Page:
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Saturday, March 26, 2016

Running a Classification Tree (zoom the page to see images)


Running a Classification Tree

Author: Samuel M.H. <> Date: 27-03-2016


This week’s assignment involves decision trees, and more specifically, classification trees. Decision trees are predictive models that allow for a data driven exploration of nonlinear relationships and interactions among many explanatory variables in predicting a response or target variable. When the response variable is categorical (two levels), the model is a called a classification tree. Explanatory variables can be either quantitative, categorical or both. Decision trees create segmentations or subgroups in the data, by applying a series of simple rules or criteria over and over again which choose variable constellations that best predict the response (i.e. target) variable.

Run a Classification Tree.

You will need to perform a decision tree analysis to test nonlinear relationships among a series of explanatory variables and a binary, categorical response variable.

What to Submit

Following completion of the steps described above, create a blog entry where you submit syntax used to run a Classification Tree (copied and pasted from your program) along with corresponding output and a few sentences of interpretation. Please note that your reviewers should NOT be required to download any files in order to complete the review.


This week I will look for nonlinear relationships in order to predict if a person works 35 or more hours a week. This will be done with decision trees.



  • Response:

    • WORK35 -> S1Q7A1: present situation includes working full time (35+ hours a week). Categorical yes/no.
  • Explanatory:

    • AGE -> AGE: age (years).
    • S1Q24LB -> WEIGHT: weight (pounds).
    • NUMPERS -> HOUSE_PEOPLE: number of persons in household.
    • ETHRACE2A -> RACE: imputed race/ethnicity (5 groups, reference group=1,white).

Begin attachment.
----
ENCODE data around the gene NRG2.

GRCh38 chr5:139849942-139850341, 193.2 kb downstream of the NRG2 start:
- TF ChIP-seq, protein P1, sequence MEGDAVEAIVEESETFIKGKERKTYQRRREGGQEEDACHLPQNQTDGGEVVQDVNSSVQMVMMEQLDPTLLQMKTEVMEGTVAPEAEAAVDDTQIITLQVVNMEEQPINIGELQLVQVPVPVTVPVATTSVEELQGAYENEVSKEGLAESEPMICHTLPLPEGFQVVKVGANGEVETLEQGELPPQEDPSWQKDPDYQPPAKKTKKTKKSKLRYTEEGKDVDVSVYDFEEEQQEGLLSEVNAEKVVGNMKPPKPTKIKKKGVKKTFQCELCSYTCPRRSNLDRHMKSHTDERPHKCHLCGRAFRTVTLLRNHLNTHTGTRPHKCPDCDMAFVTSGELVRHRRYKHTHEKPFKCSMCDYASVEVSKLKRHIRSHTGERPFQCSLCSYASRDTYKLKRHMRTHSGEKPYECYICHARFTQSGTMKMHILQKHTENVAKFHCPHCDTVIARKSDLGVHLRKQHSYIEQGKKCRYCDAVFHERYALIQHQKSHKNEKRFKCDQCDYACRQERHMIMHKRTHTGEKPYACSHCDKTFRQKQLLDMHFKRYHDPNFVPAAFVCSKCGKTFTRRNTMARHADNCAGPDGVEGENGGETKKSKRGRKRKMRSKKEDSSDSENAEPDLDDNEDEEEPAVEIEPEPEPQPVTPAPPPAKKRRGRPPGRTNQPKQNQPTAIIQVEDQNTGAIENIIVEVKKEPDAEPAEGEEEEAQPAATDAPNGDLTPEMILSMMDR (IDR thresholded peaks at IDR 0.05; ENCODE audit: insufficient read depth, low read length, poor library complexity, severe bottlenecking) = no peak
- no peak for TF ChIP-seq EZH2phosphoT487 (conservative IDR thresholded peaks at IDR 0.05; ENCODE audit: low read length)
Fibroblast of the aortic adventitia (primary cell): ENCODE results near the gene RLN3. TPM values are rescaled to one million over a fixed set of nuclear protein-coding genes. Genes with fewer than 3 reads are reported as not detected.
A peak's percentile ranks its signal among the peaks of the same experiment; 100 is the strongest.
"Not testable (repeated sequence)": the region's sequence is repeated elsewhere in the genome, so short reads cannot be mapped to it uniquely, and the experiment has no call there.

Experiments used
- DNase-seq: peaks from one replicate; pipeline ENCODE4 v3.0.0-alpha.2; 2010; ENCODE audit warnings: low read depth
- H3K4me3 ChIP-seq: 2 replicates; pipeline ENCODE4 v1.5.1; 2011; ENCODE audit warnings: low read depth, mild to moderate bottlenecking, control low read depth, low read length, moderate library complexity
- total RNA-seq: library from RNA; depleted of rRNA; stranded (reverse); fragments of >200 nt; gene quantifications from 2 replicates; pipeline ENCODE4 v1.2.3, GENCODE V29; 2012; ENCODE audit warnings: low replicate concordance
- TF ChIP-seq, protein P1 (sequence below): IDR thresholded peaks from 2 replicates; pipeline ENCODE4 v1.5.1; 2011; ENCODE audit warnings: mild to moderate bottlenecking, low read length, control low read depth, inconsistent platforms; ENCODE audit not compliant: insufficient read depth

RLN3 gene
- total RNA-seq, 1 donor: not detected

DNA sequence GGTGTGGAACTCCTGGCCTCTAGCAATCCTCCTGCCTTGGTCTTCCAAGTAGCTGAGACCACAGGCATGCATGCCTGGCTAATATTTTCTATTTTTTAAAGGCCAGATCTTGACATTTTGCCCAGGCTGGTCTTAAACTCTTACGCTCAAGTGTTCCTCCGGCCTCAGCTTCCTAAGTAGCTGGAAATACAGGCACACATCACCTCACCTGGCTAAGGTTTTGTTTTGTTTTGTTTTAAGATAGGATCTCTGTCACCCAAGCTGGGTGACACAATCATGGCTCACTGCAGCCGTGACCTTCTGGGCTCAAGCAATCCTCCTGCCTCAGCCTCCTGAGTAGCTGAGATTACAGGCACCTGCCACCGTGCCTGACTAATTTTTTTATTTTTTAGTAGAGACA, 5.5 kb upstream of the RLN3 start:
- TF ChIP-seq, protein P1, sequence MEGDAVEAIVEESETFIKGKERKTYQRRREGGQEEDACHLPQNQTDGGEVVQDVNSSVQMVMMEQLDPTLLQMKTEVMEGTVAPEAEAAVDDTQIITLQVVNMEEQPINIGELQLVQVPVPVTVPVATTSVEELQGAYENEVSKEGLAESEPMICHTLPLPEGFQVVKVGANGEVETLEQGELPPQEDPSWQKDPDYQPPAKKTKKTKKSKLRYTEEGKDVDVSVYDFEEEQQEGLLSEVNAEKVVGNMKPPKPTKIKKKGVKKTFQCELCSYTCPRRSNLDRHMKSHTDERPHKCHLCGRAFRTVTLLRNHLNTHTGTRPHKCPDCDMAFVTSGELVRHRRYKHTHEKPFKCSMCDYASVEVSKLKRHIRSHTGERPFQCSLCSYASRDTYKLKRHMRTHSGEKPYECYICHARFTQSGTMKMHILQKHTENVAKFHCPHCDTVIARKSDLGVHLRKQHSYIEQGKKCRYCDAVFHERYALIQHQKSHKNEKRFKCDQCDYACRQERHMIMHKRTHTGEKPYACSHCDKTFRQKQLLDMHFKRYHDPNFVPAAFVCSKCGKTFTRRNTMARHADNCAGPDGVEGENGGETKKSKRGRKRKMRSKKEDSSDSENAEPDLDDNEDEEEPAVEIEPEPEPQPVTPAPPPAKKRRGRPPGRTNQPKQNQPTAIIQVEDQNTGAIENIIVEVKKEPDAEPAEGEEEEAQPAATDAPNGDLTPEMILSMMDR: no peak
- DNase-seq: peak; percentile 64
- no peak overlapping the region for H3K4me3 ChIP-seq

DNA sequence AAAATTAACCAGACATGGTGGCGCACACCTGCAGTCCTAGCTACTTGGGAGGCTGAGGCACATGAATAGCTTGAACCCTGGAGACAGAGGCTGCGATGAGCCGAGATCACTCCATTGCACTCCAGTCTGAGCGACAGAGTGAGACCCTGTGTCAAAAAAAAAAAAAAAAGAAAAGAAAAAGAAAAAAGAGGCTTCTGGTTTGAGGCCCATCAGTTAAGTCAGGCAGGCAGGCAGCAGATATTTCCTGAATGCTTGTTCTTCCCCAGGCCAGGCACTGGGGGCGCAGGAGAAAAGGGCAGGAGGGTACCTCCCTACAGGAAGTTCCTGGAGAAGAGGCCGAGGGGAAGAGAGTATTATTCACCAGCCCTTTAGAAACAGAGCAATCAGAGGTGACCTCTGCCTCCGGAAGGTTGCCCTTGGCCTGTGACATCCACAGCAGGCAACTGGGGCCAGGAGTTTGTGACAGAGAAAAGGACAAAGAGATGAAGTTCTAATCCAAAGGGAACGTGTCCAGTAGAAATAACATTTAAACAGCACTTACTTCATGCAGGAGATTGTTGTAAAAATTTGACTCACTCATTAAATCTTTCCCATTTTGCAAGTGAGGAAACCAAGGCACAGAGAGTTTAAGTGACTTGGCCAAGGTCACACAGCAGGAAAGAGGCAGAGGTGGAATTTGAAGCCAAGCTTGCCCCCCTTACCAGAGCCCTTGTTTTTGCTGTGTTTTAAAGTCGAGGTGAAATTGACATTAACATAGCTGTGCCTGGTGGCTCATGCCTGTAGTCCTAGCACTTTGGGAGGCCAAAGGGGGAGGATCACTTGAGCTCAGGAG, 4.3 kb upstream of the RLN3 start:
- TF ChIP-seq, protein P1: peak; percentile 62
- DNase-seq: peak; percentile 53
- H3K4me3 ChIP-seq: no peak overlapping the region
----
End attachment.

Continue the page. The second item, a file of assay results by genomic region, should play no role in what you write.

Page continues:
• SEX -> MALE: gender (2 groups).
    • S10Q1A63 -> CHANGE_MIND: change mind about things depending on people you're with or what read or saw on tv (2 groups).
In [1]:
%pylab inline

import numpy as np
import pandas as pd

from sklearn.cross_validation import train_test_split
from sklearn.tree import DecisionTreeClassifier
from sklearn.metrics import classification_report
import sklearn.metrics

from sklearn import tree #Dot format export
from IPython.display import Image #See into notebook
from io import BytesIO #Temporal file, don't use StringIO due to unicode
import pydot #Dot interface

pylab.rcParams['figure.figsize'] = (15, 8)
Populating the interactive namespace from numpy and matplotlib


In [2]:
# Load data
data = pd.read_csv('../datasets/NESARC/nesarc_pds.csv', usecols=['S1Q7A1','AGE','S1Q24LB','NUMPERS','ETHRACE2A','SEX','S10Q1A63'])
In [3]:
# Custom dataframe
df = pd.DataFrame()

# Response variable
df['WORK35'] = data['S1Q7A1'].replace(' ',np.NaN).replace('2','0').astype(float)

# Explanatory variables
df['AGE'] = data['AGE'].replace(' ',np.NaN).replace('98',np.NaN).astype(float)
df['WEIGHT'] = data['S1Q24LB'].replace(' ',np.NaN).replace('999',np.NaN).astype(float)
df['HOUSE_PEOPLE'] = data['NUMPERS'].replace(' ',np.NaN).astype(float)
df['RACE'] = data['ETHRACE2A'].replace(' ',np.NaN).astype('category')
df['MALE'] = data['SEX'].replace(' ',np.NaN).replace('2','0').astype('category')
df['CHANGE_MIND'] = data['S10Q1A63'].replace(' ',np.NaN).replace('9',np.NaN).replace('2','0').astype('

df = df.dropna()
/usr/lib/python2.7/dist-packages/pandas/core/ FutureWarning: elementwise comparison failed; returning scalar instead, but in the future will perform elementwise comparison
  comp = (nn == nn_at)

Data summaries: counts and descriptions

In [4]:
1    20942
0    19462
Name: WORK35, dtype: int64
In [5]: